I think Matthew is alluding to some of Cyprian's more extreme views that were in their time new and which did not stand the test of time. Cyprian, for example, held that all Sacraments conferred outside of the Church were invalid (Eucharist was rejected as a sacrifice as the false Old Testament sacrifices were), including Baptism (St Stephen, the Roman Pope, held the more traditional opinion that those Baptized in heresy should be received by Confession, but defended it poorly). The Donatist controversy, which posited the validity and efficacy of Sacraments depended on the disposition of the minister, understandably relates to Cyprian's view. The Church did not accept this element of Cyprian's ecclesiology.

      Interestingly, the Orthodox have atavistically and occasionally accepted this controversial point. Some Orthodox writers have argued all Roman Sacraments are either invalid or valid, but without value, because they are outside of the Church and one cannot confer a Sacrament without belonging to the Church that owns the Sacrament; of course for most of history since the separation the Orthodox have accepted the validity of Roman orders (I distinctly remember Jesuits were given Confession faculties in Eastern Europe). I do not think Orthodoxy has accepted this element of Cyprian's ecclesiology, but it does seem to be a permissible opinion, which it is not in Catholicism.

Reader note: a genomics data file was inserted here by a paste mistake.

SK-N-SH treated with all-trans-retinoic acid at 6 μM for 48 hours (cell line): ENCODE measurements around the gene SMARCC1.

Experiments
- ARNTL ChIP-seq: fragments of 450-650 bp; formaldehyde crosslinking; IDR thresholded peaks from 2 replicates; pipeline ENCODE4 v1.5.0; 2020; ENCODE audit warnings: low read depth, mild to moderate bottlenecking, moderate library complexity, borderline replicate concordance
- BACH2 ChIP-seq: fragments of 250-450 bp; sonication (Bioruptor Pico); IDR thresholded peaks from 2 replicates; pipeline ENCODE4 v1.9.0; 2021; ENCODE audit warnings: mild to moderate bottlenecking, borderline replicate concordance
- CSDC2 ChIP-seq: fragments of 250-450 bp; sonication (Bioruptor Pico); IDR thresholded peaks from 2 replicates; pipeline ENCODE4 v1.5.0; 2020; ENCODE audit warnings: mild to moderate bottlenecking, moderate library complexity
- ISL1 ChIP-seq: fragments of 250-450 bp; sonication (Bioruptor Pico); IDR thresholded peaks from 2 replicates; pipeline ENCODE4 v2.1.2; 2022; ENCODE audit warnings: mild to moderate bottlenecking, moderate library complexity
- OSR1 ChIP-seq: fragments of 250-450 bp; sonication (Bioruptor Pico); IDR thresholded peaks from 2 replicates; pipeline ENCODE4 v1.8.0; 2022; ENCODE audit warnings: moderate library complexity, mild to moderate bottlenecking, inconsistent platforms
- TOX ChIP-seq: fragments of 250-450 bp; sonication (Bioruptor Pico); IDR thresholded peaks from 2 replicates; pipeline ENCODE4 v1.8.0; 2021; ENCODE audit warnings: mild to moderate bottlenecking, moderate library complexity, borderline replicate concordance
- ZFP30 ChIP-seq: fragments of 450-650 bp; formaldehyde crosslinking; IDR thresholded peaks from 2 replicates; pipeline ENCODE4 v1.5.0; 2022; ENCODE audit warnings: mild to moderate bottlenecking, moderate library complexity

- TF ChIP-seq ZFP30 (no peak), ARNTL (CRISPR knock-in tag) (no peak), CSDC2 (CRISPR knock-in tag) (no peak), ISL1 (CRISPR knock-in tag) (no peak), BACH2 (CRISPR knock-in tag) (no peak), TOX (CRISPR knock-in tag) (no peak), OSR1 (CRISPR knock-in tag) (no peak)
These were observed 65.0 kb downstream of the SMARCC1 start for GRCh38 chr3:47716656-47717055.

6. I agree with you EV. I was Orthodox for a short time and attended DL at a monastery that was under the Jerusalem Patriarchate, but since has switched to ROCOR. Every coffee hour was filled with anti-Catholic vitriol and lies. I left years ago and now go to a Ukrainian Catholic parish. I also agree with you about the Oriental Orthodox. They don't have hatred toward the Catholic Church as many EOs do.


  2. That's how New Testament and Early Church studies use to work in many university departments: let's deny the text every reliability if its content don't match our (modern, secularist) prejudices. Though textual criticism is often a necessary tool when dealing with ancient writings, this anachronistic kind of approach is an insult to genuine Philology (and Theology, of course!)

  3. Wipf and Stock reprints tomes of the Fathers with far less commentary, and being older, it is more excusable. I have one volume of the Ante-Nicene Fathers.